Cap Anamur has established an aid network together with local actors and authorities to analyze and then meet the most urgent needs of those affected. We support clinics with urgently needed medicines and equipment as well as local projects for local people. In western Ukraine, we are supporting refugee shelters in Novoselytia and Chernivtsi with the construction of a social room and a canteen kitchen. We are thus creating spaces for joint activities, as most people otherwise only have a small room at their disposal. We have organized a delivery of urgently needed medicines and consumables for the children’s home in Ostytsya. And in the east of the country, we not only supplied hospitals close to the front line with vital medicines and ultrasound equipment, but also delivered 2 ambulances for an emergency team to treat severely injured patients. As an end to the war is not foreseeable, Cap Anamur will continue to actively support the population.

Lebanon’s internally displaced persons compete with asylum seekers

So far, Cap Anamur has provided Syrian refugees in the Sidon region of Lebanon with a mobile clinic and a physiotherapy practice. They are excluded from the social and health system and often have to earn their meagre living as day laborers, without any kind of security. A difficult situation in a country that has long been plagued by poverty and severe economic problems.

However, the fact that the Israel-Gaza war has been spreading to the south of Lebanon since October 7 is now making matters worse. There are now daily exchanges of fire between the Israeli army and Hezbollah, which has a strong presence in the south of the country. More than 80,000 people, mostly women with their children, have fled the fighting. Many find refuge with their families. In the Sidon region, social rooms and schools are also being converted into emergency accommodation for refugees. With our mobile clinic, we do our best to provide medical care for these people too. Our physician Dr. Abu Daesh and nurse Hiba have frequently visited these emergency shelters in recent months. Our mission is coordinated by the Lebanese Ministry of Health to ensure that the internally displaced persons receive the care they need.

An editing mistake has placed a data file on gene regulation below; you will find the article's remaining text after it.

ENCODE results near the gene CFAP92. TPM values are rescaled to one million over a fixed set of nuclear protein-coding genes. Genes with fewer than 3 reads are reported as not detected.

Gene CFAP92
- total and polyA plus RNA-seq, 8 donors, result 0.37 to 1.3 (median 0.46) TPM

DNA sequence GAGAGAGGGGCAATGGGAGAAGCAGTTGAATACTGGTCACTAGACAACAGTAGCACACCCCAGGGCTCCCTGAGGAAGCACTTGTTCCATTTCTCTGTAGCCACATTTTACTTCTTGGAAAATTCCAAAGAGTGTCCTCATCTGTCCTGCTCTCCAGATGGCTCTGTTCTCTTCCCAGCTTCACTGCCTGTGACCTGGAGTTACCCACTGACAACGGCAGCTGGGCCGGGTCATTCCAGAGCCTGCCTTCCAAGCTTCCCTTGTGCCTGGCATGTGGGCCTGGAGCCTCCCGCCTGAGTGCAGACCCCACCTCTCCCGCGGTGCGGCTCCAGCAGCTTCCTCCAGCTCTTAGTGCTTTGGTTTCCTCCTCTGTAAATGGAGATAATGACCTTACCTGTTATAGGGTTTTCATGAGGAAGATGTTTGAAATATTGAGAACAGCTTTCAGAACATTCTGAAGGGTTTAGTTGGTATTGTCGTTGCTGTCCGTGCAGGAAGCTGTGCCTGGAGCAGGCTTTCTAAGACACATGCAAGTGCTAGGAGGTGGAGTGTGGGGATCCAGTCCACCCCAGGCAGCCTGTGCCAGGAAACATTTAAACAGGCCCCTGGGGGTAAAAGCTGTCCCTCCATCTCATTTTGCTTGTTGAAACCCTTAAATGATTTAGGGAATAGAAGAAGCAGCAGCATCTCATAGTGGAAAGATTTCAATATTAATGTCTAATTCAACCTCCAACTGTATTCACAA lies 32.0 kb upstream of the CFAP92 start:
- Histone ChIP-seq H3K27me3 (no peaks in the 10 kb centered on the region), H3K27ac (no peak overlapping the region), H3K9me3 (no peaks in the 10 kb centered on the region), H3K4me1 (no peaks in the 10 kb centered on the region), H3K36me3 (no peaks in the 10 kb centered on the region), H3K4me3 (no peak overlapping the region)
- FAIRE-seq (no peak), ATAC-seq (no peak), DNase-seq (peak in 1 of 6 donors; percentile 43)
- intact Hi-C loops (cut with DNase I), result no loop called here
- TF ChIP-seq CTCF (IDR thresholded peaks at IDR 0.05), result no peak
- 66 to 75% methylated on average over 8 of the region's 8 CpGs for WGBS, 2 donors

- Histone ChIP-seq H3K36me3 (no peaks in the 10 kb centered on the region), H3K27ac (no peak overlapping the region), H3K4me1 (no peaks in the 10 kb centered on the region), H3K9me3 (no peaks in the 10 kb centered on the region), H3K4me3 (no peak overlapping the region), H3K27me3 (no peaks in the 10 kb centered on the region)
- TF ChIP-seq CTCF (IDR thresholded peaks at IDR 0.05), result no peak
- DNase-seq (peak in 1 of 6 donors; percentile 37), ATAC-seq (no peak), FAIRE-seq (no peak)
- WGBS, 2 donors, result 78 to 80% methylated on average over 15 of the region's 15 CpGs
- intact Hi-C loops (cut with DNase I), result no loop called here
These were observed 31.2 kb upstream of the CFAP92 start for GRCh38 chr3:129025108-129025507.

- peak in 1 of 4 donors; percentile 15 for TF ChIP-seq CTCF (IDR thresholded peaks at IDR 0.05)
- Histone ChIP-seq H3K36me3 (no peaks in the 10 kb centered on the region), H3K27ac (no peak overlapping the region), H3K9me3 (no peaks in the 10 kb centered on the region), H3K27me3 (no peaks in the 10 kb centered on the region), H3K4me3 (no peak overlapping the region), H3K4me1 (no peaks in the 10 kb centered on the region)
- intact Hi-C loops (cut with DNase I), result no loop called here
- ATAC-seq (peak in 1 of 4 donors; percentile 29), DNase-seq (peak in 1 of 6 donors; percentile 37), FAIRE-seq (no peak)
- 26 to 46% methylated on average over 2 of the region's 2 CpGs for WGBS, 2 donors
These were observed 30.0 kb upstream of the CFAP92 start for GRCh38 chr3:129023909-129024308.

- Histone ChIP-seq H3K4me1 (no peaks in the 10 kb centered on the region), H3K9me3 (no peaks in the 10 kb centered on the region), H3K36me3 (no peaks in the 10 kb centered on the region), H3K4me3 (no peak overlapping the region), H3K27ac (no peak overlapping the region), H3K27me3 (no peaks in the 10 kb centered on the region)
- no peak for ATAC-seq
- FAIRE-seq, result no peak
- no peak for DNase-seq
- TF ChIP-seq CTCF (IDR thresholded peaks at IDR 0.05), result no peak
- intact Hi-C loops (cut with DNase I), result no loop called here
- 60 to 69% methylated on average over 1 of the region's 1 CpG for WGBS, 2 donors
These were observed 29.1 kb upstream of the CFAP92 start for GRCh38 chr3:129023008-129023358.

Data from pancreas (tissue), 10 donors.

Our employees face a major challenge here in providing adequate care for both Syrian refugees and internally displaced persons. The security situation is tense and the country’s available resources are scarce. Syrians are now subject to further restrictions imposed by the government, which makes their living conditions even more difficult as they are further restricted in their freedom of movement for work and medical appointments. We will continue to do everything we can to ensure the best possible medical care for the suffering population.

With your donation you help Cap Anamur to provide the most important basic supplies to internally displaced persons in their own country!